I agree, sounds like the DC-in sound board. But do you know which side of the machine the water spilled on? If it's on the left, and on the DC-in/sound board itself, that increases the chances that replacing it will fix the machine, and if it's on the right, the chances that it's the logic board itself increase. Often you can spot physical evidence of the liquid damage on the components, and that will give you hints, so taking the machine apart might be worthwhile. Also, if there is visible corrosion/residue inside which can be cleaned up with q-tips dipped in rubbing alcohol, that act in of itself sometimes brings the machine back to life, so I'd give that a shot as well before ordering parts.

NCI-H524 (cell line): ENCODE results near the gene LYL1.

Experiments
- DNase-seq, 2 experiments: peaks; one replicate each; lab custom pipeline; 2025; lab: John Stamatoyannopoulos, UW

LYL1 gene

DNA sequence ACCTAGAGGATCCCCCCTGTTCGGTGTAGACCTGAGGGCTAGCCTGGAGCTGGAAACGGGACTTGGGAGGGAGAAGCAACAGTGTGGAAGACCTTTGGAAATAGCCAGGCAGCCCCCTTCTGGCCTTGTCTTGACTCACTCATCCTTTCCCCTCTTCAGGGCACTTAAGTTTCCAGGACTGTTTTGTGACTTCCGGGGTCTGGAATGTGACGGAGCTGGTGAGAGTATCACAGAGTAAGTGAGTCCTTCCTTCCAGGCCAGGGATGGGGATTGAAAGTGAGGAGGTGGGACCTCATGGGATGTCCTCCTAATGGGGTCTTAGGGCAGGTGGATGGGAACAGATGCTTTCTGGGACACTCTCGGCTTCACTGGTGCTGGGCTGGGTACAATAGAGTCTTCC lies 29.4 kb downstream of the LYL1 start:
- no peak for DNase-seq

There's always a risk in replacing the DC-in/sound board that you'll find out it's actually the logic board, but you have a nice enough machine that it's worth the risk.